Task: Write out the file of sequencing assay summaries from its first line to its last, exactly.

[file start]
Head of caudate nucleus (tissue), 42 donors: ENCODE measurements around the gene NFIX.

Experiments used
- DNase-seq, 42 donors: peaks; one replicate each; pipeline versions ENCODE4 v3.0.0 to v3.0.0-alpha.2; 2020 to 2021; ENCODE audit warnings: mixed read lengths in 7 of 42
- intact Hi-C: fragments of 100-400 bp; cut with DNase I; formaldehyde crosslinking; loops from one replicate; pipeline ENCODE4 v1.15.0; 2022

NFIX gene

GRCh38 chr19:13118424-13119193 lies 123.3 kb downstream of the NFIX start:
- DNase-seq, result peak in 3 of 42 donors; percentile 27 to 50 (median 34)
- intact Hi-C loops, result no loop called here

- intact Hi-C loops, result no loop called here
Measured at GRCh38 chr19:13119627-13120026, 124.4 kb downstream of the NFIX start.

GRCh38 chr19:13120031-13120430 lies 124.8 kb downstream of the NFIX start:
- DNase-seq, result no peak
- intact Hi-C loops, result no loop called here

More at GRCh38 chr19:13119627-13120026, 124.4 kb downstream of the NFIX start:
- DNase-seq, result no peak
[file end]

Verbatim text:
Head of caudate nucleus (tissue), 42 donors: ENCODE measurements around the gene NFIX.

Experiments used
- DNase-seq, 42 donors: peaks; one replicate each; pipeline versions ENCODE4 v3.0.0 to v3.0.0-alpha.2; 2020 to 2021; ENCODE audit warnings: mixed read lengths in 7 of 42
- intact Hi-C: fragments of 100-400 bp; cut with DNase I; formaldehyde crosslinking; loops from one replicate; pipeline ENCODE4 v1.15.0; 2022

NFIX gene

GRCh38 chr19:13118424-13119193 lies 123.3 kb downstream of the NFIX start:
- DNase-seq, result peak in 3 of 42 donors; percentile 27 to 50 (median 34)
- intact Hi-C loops, result no loop called here

- intact Hi-C loops, result no loop called here
Measured at GRCh38 chr19:13119627-13120026, 124.4 kb downstream of the NFIX start.

GRCh38 chr19:13120031-13120430 lies 124.8 kb downstream of the NFIX start:
- DNase-seq, result no peak
- intact Hi-C loops, result no loop called here

More at GRCh38 chr19:13119627-13120026, 124.4 kb downstream of the NFIX start:
- DNase-seq, result no peak